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Guilty of Writing a Facebook Status: the Decline of Freedom of Expression and Media Freedom in Bulgaria

Freedom of expression is the citizens’ tool to criticise, question and influence the actions of their governments. Back in the 18th century, the Declaration of the Rights of Man and of the Citizen defined free communication as one of the most precious rights of man. Today, three centuries later, in Europe, a court sentence has created a dangerous precedent. A Bulgarian politician was found guilty of insult for calling a gold mine company representative an ‘oligarch-poisoner’ on his personal Facebook wall. Borislav Sandov, the former Co-Chair of the Bulgarian Greens and current Co-Chair of the Balkan Network in the European Greens, is sentenced to pay the equal of €1500 to the complainant and €750 to the state. This case caused social media unrest and made us question whether we really are free to speak or write the truth. It made many Bulgarians doubt whether the country is headed towards a European future or is becoming more like the many countries where free speech is repressed and is getting citizens in jail.

The first Bulgarian politician with a court sentence

The Ambassador of France in Bulgaria Xavier Lapeyre de Cabanes tweeted ‘I am Borislav Sandov’, written in Bulgarian.

The complaint filed against Borislav came with a claim of €30 000 as compensation for defamation and insult of Lachezar Tzotzorkov, representative of Asarel Medet. Because of this complaint, the politician was forced to prove what was behind the use of the word ‘poisoner’ and how it was linked to the gold mine company’s many fines for poisoning the waters near the mine, all paid by the company. The court in Panagyurishte found him not guilty of defamation but guilty of insult, in Borislav’s capacity as a Co-chair of The Bulgarian Greens. In an interview for Praven Svyat, the judge further explained that unlike defamation, ‘the verification of the facts linked to the insult is not of importance. In this sense, the knowledge of the defendant that the company represented by the complainant has caused the death of living organisms in the nearby rivers is irrelevant.’ But the judge did not take into account that when it comes to criticising public figures, fiercer expressions are acceptable, unlike in personal communication. Borislav told the truth and the court did not find him guilty of defamation. And yet he was convicted.

To us citizens, this court sentence seems unjust and repressive. We should be free to express our political opinions and speak the facts on our social media accounts without having to fear prosecution. It makes us ask the question whether this sentence isn’t the death sentence of freedom of expression in Bulgaria. From this moment on, each one of us is in danger to be punished for openly criticising public figures. Borislav is the first politician who got sentenced in post-communist Bulgaria. Sadly, it is for telling the truth. Meanwhile, corruption, scams and schemes on the highest state level go unpunished for more than 26 years. The country’s judicial system seems to be derailed.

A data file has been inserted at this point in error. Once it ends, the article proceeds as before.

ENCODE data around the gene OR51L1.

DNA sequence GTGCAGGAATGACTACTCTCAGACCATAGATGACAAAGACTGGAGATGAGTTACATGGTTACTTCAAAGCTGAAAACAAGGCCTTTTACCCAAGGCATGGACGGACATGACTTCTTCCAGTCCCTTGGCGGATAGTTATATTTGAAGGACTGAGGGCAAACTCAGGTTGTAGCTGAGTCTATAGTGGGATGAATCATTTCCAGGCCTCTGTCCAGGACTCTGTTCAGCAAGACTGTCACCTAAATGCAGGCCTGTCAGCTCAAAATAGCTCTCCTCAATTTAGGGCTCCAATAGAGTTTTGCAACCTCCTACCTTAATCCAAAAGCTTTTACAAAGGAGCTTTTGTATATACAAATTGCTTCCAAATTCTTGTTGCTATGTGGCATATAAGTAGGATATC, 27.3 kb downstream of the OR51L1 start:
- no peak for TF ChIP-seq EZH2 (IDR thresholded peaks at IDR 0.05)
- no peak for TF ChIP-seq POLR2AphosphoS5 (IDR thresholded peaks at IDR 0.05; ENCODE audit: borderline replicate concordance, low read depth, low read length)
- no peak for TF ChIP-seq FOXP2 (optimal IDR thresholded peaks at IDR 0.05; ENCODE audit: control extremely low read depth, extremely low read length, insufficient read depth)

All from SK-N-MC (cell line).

Borislav explains that the complaint filed against him had other aims than to claim a compensation for defamation and insult. The real motive is to suppress the fundamental freedom of expression and political representation. ‘I won’t give up on defending truth and freedom, even if this leads to the absurd situation for me to be the first politician of the transition period to be put in jail, suing the state in Strasbourg from there,’ he writes on his Facebook wall.

Medias against civil activists

Borislav is just one voice, one of the many environmental activists who fight for nature protection and a lawful state. In many media outlets, these citizens are often portrayed as ‘the green octopus’, ‘Taliban’, ‘paid racketeers’, and ‘people who stop the economic progress’. In all these cases, freedom of expression is abused on a daily basis, defaming individuals and organisations as there is no factual basis behind these statements. Public figures tell offensive lies on national television and the TV presenters often let them do this, instead of questioning their sources. Society has also forgotten to question what is being said or written in the media. The Bulgarian media has lost its role to inform and educate, it is now a tool for those in power to disarm the inconvenient. Instead of using facts, it is juggling with rumours, speculations and hate speech. According to Deutsche Welle, 65% of the Bulgarians don’t believe that the country’s media are independent. Civil society’s fight for lawfulness and democracy is threatened when the quality of journalism and the public political debate are compromised.

Bulgaria’s press freedom has hit rock bottom

In just one decade, Bulgaria’s rank on the Reporters Without Borders’ Press Freedom Index has plummeted from 35th to the 106th place, among 180 countries. Among all EU Member States, Bulgaria is next to last before Greece on the chart. The US Department of State’s Country Report on Human Rights Practices states that corporate and political pressure, combined with the non-transparent concentration of media ownership has gravely damaged media pluralism.

Since joining the EU in 2007, more than 40 million euros have been spent on promoting the European funding programmes by Bulgarian media outlets and PR agencies. The decline of press freedom started in that same year. Whether there is a link or not, more transparency and external investigation are needed as to how these funds have been spent to ensure that the European Union is not supporting the government to buy more power and to use the media as a tool to invalidate the opposing civil society actors.

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